Luigi Rizzo

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Luigi Rizzo
Born October 8, 1887
Died June 27, 1951
Rome (aged 63)
Allegiance Kingdom of Italy Kingdom of Italy (1912–20 and 1940–41)
Service/branch  Regia Marina
Rank Admiral
Battles/wars First World War (1915–1918)
Second World War (until 1941)
SMS Szent István low in the water
The last moments of SMS Szent István

Luigi Rizzo, 1st Count of Grado and Premuda, nicknamed the Sinker (October 8, 1887 in Milazzo – June 27, 1951 in Rome) was an Italian admiral. He is mostly known for his distinguished service during World War I, and his renown is particularly due to his role in the sinking the Austro-Hungarian battleship SMS Szent István, in June 1918.


After receiving his training at the Naval Academy in Livorno, he was appointed ship-of-the-line sub-lieutenant within the Italian Navy in 1912. He saw action in the First World War (1915–1918), when he conducted several spectacular raids as commander of torpedo boats (PT boat MAS) against ships of the Austro-Hungarian Navy.

In December 1917 he sank the Austro-Hungarian Pre-dreadnought battleship SMS Wien, that was at anchor inside the defences of Trieste harbour.

On February 10, 1918 three MAS boats (with the MAS 96 commanded by Rizzo), attack Austrian shipping inside the harbour of Bakar (now in Croatia) a port in an enclosed bay near Fiume, at the head of the Kvarner Gulf. As it lay 80 km into a sheltered waterway, it was thought to be beyond attack, so the raid was intended as a psychological, as well as a physical, assault. The operation become famous as Bakar mockery (In Italian: Beffa di Buccari).

On June 10, 1918 Rizzo sank the large battleship SMS Szent István off Premuda. The sinking of the 21,700-ton SMS Szent István was the greatest success of any MAS torpedo boat and is still celebrated in the Italian Navy on June 10 every year. It forms an important anniversary in the Italian naval history.[1]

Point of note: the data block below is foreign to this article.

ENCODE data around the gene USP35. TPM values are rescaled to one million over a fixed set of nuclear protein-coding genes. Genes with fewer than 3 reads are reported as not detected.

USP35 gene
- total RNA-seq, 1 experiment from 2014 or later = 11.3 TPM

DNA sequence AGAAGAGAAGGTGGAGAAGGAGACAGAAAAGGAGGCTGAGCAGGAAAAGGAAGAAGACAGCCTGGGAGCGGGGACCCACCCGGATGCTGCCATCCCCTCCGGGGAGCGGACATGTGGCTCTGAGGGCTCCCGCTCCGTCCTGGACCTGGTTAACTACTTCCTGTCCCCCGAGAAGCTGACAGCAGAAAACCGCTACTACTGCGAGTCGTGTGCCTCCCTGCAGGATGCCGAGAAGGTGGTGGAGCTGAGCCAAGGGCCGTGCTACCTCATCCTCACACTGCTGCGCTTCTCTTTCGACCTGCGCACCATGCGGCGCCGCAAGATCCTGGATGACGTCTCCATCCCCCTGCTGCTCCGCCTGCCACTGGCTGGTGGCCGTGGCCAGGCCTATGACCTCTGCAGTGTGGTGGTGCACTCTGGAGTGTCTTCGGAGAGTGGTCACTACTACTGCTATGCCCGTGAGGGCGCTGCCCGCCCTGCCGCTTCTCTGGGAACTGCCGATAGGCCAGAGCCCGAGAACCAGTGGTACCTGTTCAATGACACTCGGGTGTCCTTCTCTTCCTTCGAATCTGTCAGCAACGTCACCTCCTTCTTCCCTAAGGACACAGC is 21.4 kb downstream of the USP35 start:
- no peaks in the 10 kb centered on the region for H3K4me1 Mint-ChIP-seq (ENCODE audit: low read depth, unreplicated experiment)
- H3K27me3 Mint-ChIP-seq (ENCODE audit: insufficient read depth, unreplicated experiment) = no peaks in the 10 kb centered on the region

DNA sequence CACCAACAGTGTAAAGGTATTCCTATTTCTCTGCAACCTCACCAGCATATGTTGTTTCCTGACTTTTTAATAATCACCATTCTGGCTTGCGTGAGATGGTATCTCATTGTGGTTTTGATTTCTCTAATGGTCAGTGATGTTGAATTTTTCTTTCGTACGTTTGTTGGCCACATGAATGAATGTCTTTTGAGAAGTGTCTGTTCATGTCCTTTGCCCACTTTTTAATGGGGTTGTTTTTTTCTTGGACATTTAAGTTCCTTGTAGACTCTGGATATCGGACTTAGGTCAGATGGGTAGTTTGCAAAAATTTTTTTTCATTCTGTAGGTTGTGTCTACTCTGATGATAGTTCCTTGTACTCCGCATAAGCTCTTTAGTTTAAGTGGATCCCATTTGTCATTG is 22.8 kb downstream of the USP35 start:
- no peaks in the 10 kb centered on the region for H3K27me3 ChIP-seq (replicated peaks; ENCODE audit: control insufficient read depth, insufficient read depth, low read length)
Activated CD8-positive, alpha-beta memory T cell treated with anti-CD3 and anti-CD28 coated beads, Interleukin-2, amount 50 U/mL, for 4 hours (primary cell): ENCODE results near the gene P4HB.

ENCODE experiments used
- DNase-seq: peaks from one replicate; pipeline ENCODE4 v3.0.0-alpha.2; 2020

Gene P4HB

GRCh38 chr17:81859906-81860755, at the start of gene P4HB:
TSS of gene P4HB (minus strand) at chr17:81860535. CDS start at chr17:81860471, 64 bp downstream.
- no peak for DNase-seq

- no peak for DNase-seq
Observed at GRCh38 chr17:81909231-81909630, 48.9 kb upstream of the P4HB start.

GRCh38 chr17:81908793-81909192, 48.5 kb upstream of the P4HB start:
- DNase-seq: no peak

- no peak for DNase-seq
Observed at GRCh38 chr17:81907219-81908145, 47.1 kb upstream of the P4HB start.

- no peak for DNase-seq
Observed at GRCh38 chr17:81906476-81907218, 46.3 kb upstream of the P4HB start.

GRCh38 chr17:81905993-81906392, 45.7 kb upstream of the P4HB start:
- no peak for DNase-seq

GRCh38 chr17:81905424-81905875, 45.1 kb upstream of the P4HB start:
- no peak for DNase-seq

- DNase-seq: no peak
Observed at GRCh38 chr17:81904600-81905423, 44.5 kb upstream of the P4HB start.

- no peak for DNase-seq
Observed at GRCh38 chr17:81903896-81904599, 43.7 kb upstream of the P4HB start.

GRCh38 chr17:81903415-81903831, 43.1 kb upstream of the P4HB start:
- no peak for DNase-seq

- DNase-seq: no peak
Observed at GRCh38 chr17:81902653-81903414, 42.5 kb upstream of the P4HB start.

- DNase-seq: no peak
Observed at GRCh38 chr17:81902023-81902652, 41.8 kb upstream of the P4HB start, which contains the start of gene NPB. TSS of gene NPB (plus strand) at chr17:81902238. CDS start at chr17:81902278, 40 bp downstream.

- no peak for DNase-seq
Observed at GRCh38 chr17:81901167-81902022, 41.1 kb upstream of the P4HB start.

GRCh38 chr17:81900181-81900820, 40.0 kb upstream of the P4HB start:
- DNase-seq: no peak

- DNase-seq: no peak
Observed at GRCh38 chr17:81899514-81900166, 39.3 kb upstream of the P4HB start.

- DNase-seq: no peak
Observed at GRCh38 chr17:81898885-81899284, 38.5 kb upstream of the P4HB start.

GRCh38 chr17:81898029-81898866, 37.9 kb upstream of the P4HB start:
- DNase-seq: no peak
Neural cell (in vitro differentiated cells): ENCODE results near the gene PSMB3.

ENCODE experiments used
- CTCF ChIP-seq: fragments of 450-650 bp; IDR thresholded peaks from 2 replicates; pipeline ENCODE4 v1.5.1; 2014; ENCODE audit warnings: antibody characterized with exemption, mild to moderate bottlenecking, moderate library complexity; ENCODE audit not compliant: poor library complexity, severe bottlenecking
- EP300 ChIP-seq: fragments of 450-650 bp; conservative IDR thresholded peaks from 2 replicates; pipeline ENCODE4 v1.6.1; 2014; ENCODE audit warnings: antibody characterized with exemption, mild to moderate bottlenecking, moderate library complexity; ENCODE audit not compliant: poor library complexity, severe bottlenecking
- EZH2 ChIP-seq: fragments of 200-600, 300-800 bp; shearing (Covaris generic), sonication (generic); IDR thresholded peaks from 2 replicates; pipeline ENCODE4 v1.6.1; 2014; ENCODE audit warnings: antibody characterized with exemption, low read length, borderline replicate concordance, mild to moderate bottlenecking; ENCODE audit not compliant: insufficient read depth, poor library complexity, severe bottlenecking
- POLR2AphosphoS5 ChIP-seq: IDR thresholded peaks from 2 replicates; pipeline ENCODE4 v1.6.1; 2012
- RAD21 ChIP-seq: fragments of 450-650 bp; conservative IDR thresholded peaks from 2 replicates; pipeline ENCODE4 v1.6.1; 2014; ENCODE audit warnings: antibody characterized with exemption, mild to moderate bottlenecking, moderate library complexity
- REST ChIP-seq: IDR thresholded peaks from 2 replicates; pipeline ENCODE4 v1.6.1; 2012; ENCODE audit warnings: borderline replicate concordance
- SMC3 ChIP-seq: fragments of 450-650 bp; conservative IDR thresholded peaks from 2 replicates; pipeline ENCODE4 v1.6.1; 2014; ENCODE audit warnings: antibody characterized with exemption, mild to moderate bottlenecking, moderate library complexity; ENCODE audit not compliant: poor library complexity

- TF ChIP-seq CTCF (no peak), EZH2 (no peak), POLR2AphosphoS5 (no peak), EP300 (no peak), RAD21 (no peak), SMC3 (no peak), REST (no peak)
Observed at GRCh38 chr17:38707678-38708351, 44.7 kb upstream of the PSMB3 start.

In 1919 he took part in the seizure of the city of Fiume (now Rijeka in Croatia) led by Gabriele d'Annunzio, and retired from active service in 1920 with the rank of commander.

He finally rose to the rank of admiral and was ennobled by King Victor Emmanuel III of Italy, taking the victory title of Conte di Grado e di Premuda. He also received the Gold Medal of Military Valor (twice), the Silver Medal (four times), the Cross of War and was a knight of the Order of the Crown of Italy.

France awarded him the Croix de guerre and made Rizzo a knight of the Légion d'honneur, and the United Kingdom honoured him with the Distinguished Service Order.

The President of the United States awarded him the Navy Distinguished Service Medal.[2]

In later life Rizzo worked in shipping businesses as well as in shipyards. He also volunteered during the Second Italo-Abyssinian War.

In September 1943 he was charged with sabotage by the Nazis, after ordering the sinking of ships to stop them getting in the hands of the Germans[3] and deported to Germany. He was later reached there by his daughter. They returned to Italy when the war ended; Rizzo died in 1951 after a long illness.

Admiral Count Rizzo was second cousin to Captain Victor P. Rizzo of Lawrenceville, New Jersey (USA), a World War II reconnaissance pilot and author. Another second cousin was Rose Rizzo-Goff, and both were the children of Leonardo Rizzo (first cousin to Adm. Luigi Rizzo) and Camilina Dell'Utri-Rizzo of Brooklyn, New York (USA).



  • Kennedy, Paul. The Sinking of the Szent Istvan, in "The History of the First World War", BPC Publishing Ltd., Bristol, England, 1971, vol.7, no.14, pps:3072 – 3075.

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